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Empowering Workers to Exceed Customer Expectations

Posted on by Dominic Keogh (view posts by author)

Empowering Workers to Exceed Customer Expectations

During the holiday season my wife was booking a hotel via their central reservations line. They committed to a price, yet when we received the automated email confirmation the price was incorrect. My wife called the central reservations line again and was told everything was fine, just ignore the email. Of course, when we turned up at the hotel, the wrong price was on our bill!

This was all very frustrating as more time was wasted with front desk personnel and ultimately 'the manager'. You can imagine how this impacts future business and their brand, as negative “word of mouth” (digital comments via social media) makes it easy to broadcast this experience.

I am sure we all have our own customer service stories to tell. The hard reality of this service gap is born out in a recent thought leadership paper commissioned by Ricoh and done by Forrester Consulting.

Based on in-depth surveys with over 280 customer service decision-makers and individual contributors in global organizations, 89% of customer facing workers say that there’s a gap between the experience they can deliver and the experience the customer wants.1

In my opinion, this number is a loud and clear wake-up call to the enterprise that wishes to differentiate itself and remain competitive in today’s wired, global marketplace. According to a survey done by the Economist Intelligence Unit, global CEOs seem to recognize the value of giving customers a personalized, intimate experience:

In which of the following chart

However, most customer service organizations are challenged in providing this type of customer experience. The Forrester Consulting thought leadership paper said three things continue to get in the way of achieving that goal:

  • Poor information access;
  • Inefficient processes and support;
  • Outdated technology.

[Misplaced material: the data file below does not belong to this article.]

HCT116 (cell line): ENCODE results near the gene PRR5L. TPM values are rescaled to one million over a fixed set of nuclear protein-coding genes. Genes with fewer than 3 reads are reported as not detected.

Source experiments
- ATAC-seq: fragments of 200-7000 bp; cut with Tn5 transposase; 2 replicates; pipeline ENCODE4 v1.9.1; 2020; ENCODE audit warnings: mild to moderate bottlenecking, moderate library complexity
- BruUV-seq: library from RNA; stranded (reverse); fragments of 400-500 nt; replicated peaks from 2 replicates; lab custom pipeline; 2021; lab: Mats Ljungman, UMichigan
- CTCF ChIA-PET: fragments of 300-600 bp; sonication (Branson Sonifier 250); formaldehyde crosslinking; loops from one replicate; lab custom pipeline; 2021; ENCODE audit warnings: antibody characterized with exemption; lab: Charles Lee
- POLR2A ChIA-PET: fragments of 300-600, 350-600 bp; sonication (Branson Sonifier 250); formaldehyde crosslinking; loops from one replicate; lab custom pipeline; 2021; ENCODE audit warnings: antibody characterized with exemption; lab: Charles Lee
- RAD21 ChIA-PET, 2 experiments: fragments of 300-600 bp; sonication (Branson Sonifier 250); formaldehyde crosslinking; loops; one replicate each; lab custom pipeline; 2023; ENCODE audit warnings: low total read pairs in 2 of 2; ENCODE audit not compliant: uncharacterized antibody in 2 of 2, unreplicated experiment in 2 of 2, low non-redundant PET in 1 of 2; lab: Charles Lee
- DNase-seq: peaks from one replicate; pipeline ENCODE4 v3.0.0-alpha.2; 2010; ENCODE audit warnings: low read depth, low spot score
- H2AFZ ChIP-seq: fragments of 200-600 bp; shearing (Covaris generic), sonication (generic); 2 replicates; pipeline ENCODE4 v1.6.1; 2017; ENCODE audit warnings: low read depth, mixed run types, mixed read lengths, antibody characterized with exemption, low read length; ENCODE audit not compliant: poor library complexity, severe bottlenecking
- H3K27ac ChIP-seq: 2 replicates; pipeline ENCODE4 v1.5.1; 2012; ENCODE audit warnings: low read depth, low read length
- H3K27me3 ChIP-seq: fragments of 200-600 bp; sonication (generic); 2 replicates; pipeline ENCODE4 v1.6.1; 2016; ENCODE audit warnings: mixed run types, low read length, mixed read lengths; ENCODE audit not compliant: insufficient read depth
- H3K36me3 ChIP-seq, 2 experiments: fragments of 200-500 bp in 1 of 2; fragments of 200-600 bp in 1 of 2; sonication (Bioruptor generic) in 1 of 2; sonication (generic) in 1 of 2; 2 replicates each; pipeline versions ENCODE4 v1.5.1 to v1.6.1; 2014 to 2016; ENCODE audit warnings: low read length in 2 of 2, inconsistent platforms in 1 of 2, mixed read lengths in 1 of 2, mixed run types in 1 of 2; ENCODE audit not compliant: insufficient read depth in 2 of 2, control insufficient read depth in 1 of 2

What could the hotel have done better?

More up to date systems integration would have prevented the gap in the technology between the price quoted through central reservations and what was communicated to the customer (my wife) via email. And note the problem was compounded when not corrected after a second communication…”just ignore the email”.

The front-desk staff should have accurate customer information fast, e.g. the correct price. The process for finding the correct information was broken. Imagine how much staff and managerial time would have been saved if the process was optimized and the front-desk had immediate access to the entire, original customer communication.

The process of finding the correct information

In today’s mobile information environment where the customer can easily choose another hotel, you likely have only one chance to differentiate your service.

Rather than feeling like we were not being heard, we could have been given a positive, personalized check-in experience by an informed and empowered service provider. This is the type of service that would cause us to choose this hotel the next time we travel, and spread the good word.

1 Forrester Consulting Thought Leadership Paper commissioned by Ricoh “The New Workplace Reality: Enterprises Must Capture the Soul and Spirit of the Emerging Worker”, December 2013.

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